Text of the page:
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The Gold Crowns of Mycenae, Bactria, and Silla

According to archeological finds by Heinrich Schliemann, an elliptical gold diadem with removable crown-ornaments was first discovered in a Mycenaean funerary mound called Grave Circle A, or the “Grave of Women”, c. 1600-1500 BC. from the National Archaeological Museum in Athens The Mycenaeans were an Indo-European people who settled in Southern Greece along the Agean…

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The Creative Museum World Tour

Another blog wrote about them: Le Blog de Cameline! She tells the story of the family in French. This post will be an English translation, and then I will pick some of my favorite combs from this magnificent collection, so we can enjoy both posts. Cameline says, “The Creative Museum is a virtual museum devoted…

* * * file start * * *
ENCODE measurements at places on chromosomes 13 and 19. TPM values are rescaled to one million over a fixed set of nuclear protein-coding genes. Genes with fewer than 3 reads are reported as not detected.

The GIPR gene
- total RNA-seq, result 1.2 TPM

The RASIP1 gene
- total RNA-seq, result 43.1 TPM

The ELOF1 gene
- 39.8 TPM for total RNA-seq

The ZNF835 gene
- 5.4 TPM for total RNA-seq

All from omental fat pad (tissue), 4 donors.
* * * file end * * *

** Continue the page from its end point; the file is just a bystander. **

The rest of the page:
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Cameo Diadems of Empress Joséphine

After Napoléon’s coronation ceremony, where he proclaimed Joséphine Empress, she prized diadems made of cameos. Cameos are a raised image carved on hard stone, such as agate. They have been popular in jewelry design since Ancient Greece. However, Europeans preferred to create cameos out of conch shells. This diadem resides in the Musee d’Art et…

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Charlemagne Crown, Carolus Magnus

I believe Diana Scarisbrick put Charlemagne’s original crown on the cover of her book, Royal Jewels: From Charlemagne to the Romanovs A Carolus Magnus-style crown was also made in 1804 for Napoleon’s coronation. What I like about Napoleon’s version is that the design resembles a Dogon crown in The Creative Museum. Its theme is the…